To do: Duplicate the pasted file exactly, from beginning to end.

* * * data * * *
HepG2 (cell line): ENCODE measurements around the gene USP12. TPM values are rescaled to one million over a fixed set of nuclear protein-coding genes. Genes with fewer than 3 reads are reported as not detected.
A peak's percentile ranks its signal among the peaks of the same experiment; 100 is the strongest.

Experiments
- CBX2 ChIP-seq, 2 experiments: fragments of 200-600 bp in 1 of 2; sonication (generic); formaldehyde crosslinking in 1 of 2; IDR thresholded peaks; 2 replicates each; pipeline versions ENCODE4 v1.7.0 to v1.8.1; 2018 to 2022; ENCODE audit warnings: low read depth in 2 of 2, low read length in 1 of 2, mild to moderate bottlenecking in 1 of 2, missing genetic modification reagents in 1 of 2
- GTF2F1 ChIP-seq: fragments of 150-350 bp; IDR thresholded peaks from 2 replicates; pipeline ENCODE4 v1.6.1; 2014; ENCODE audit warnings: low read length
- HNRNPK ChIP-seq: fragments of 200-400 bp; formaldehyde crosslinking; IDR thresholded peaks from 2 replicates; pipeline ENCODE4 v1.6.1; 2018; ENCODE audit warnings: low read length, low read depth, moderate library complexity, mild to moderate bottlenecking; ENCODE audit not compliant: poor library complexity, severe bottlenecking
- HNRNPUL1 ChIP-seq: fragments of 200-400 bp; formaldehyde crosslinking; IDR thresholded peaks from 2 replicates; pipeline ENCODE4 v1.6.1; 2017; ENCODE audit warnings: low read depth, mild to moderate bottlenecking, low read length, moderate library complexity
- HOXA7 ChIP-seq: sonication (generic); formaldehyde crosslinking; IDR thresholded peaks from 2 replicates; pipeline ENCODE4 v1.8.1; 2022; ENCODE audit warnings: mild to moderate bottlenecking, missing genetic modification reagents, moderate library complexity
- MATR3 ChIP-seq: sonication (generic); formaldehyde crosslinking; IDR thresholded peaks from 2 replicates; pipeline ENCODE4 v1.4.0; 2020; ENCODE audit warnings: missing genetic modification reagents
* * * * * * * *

HepG2 (cell line): ENCODE measurements around the gene USP12. TPM values are rescaled to one million over a fixed set of nuclear protein-coding genes. Genes with fewer than 3 reads are reported as not detected.
A peak's percentile ranks its signal among the peaks of the same experiment; 100 is the strongest.

Experiments
- CBX2 ChIP-seq, 2 experiments: fragments of 200-600 bp in 1 of 2; sonication (generic); formaldehyde crosslinking in 1 of 2; IDR thresholded peaks; 2 replicates each; pipeline versions ENCODE4 v1.7.0 to v1.8.1; 2018 to 2022; ENCODE audit warnings: low read depth in 2 of 2, low read length in 1 of 2, mild to moderate bottlenecking in 1 of 2, missing genetic modification reagents in 1 of 2
- GTF2F1 ChIP-seq: fragments of 150-350 bp; IDR thresholded peaks from 2 replicates; pipeline ENCODE4 v1.6.1; 2014; ENCODE audit warnings: low read length
- HNRNPK ChIP-seq: fragments of 200-400 bp; formaldehyde crosslinking; IDR thresholded peaks from 2 replicates; pipeline ENCODE4 v1.6.1; 2018; ENCODE audit warnings: low read length, low read depth, moderate library complexity, mild to moderate bottlenecking; ENCODE audit not compliant: poor library complexity, severe bottlenecking
- HNRNPUL1 ChIP-seq: fragments of 200-400 bp; formaldehyde crosslinking; IDR thresholded peaks from 2 replicates; pipeline ENCODE4 v1.6.1; 2017; ENCODE audit warnings: low read depth, mild to moderate bottlenecking, low read length, moderate library complexity
- HOXA7 ChIP-seq: sonication (generic); formaldehyde crosslinking; IDR thresholded peaks from 2 replicates; pipeline ENCODE4 v1.8.1; 2022; ENCODE audit warnings: mild to moderate bottlenecking, missing genetic modification reagents, moderate library complexity
- MATR3 ChIP-seq: sonication (generic); formaldehyde crosslinking; IDR thresholded peaks from 2 replicates; pipeline ENCODE4 v1.4.0; 2020; ENCODE audit warnings: missing genetic modification reagents